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Louise Scruggs was ‘behind-the-scenes’ star

Submitted photo Louise Scruggs kisses her husband Earl.
Submitted photo Louise Scruggs kisses her husband Earl.

Throughout my life, I have always heard the saying, ‘Behind every great man, there is a great woman.’ For banjo legend Earl Scruggs, that statement could not have been any closer to the truth.

With great foresight, Louise sternly directed Earl’s career. She was the first female booking agent in Nashville and without question, she used her take-charge approach to do exactly that for five decades.

Born Ann Louise Certain, she grew up in Lebanon, Tenn. During the struggles of the Great Depression, her parents worked extremely hard just to make ends meet. As a child, Louise received a toy typewriter. This proved to be an early incentive for things to come.

Louise spent her adolescent years dreaming of a better life. Finally, her childhood wishes came true. She moved to Nashville and worked as an accountant.

She attended a Grand Ole Opry performance in 1946.. Among the artists on the show that evening were Bill Monroe & His Blue Grass Boys. While most of the audience was shouting and screaming at Earl’s three-finger banjo style, Louise was more impressed by the then 22-year-old musician for his looks, not so much his playing. Following the show, the two met.

Realizing the potential of their own act, Earl and guitarist Lester Flatt left the Blue Grass Boys in 1948. Soon, they formed Flatt & Scruggs. Later that year, Earl and Louise married.

In 1955, Louise started managing and booking Flatt & Scruggs. Immediately, she brought organization to an unorganized bluegrass field while keeping a firm hand on the duo’s pulse. And it worked. As the folk music scene became increasingly popular, Louise began booking Flatt & Scruggs on college campuses and folk festivals throughout the country.

Then, Hollywood called. In 1962, the music of Flatt & Scruggs became the opening theme for The Beverly Hillbillies, as their version of “The Ballad of Jed Clampett” marked the first bluegrass song to reach number one on the country charts. In addition, Flatt & Scruggs began making occasional appearances on the CBS sitcom.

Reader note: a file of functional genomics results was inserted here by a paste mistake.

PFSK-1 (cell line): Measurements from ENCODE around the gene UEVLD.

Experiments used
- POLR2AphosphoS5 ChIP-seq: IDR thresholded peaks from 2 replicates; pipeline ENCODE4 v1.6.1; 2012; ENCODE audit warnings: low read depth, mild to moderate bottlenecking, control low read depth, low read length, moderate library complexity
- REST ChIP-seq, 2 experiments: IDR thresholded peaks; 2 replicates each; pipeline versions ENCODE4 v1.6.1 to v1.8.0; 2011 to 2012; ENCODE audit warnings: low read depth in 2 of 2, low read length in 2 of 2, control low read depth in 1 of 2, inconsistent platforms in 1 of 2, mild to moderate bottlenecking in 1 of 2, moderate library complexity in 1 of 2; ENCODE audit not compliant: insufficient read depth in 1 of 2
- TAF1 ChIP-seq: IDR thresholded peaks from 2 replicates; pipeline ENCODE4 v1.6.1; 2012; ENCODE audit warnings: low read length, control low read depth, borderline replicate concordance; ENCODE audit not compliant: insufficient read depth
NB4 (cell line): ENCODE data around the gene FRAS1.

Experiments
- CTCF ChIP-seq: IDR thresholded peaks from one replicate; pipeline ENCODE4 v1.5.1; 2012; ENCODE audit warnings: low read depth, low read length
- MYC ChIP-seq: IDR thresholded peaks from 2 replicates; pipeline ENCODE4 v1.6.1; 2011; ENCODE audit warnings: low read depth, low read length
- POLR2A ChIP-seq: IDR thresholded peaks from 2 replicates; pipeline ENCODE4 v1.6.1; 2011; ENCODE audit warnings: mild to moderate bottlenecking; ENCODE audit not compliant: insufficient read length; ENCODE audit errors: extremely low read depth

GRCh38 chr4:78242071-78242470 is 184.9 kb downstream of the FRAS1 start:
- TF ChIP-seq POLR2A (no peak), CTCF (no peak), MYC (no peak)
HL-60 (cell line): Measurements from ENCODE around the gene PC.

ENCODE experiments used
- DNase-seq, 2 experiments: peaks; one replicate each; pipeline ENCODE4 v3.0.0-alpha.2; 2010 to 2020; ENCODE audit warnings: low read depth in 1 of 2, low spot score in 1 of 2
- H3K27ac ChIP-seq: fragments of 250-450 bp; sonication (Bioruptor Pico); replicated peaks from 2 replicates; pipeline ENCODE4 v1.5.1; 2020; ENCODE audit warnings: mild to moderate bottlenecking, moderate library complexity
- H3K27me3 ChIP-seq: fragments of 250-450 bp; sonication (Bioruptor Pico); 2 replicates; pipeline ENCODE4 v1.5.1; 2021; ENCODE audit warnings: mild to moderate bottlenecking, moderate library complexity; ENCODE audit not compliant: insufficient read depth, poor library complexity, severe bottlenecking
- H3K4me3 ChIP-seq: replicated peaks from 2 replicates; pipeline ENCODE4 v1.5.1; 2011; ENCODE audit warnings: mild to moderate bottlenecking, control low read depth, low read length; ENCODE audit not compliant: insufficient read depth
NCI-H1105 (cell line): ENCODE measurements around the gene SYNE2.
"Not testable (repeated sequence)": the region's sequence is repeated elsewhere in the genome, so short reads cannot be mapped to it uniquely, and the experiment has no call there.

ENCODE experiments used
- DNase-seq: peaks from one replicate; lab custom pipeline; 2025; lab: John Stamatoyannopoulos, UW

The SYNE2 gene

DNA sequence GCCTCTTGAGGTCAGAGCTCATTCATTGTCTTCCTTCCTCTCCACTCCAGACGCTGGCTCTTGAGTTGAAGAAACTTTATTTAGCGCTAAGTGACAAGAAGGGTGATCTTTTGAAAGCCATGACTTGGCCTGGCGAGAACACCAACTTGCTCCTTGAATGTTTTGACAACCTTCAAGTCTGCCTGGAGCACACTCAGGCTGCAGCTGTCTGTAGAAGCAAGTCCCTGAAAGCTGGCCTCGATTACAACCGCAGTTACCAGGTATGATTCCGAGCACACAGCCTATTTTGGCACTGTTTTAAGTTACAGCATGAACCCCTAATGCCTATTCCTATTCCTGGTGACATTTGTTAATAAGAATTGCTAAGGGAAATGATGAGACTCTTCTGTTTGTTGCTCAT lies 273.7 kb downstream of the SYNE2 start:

Another key event happened in 1967. The Flatt & Scruggs instrumental “Foggy Mountain Breakdown” was used as the theme for the film Bonnie and Clyde, although the tune was actually recorded in 1949.

Of all of Louise’s decisions, one of the most striking was calling artist Thomas B. Allen to paint eye-catching covers for 17 of Flatt & Scruggs’ albums. As records were on store shelves, this instantly gave their albums a blend of uniqueness and individuality.

Monroe had created bluegrass music, but it was Flatt & Scruggs who set the standard of quality that we associate today with the genre. From behind the scenes, Louise was in charge. She took the duo and bluegrass music to uncharted territory.

In 1969, the legendary two-some went their separate ways. Flatt formed the Nashville Grass, a traditional band. As for Earl, he teamed with his sons and experimented with new sounds as the Earl Scruggs Revue. Once again, Louise guided the vessel.

When the Nitty Gritty Dirt Band recorded their ground-breaking album “Will the Circle Be Unbroken” in 1972, both Louise and Earl played a major role in assembling older musicians for the project. For the remainder of the decade, the Earl Scruggs Revue continued to be popular with the folk-rock crowd.

On Feb. 2, 2006, Louise died. She was 78. Louise was inducted into the Bluegrass Hall of Fame in 2010. This was a fitting accolade for a lady who quietly helped her husband’s name become synonymous with the five-string banjo.

Beebe native Charles Haymes is a member of the Country Music Association and the International Bluegrass Music Association. Email him at

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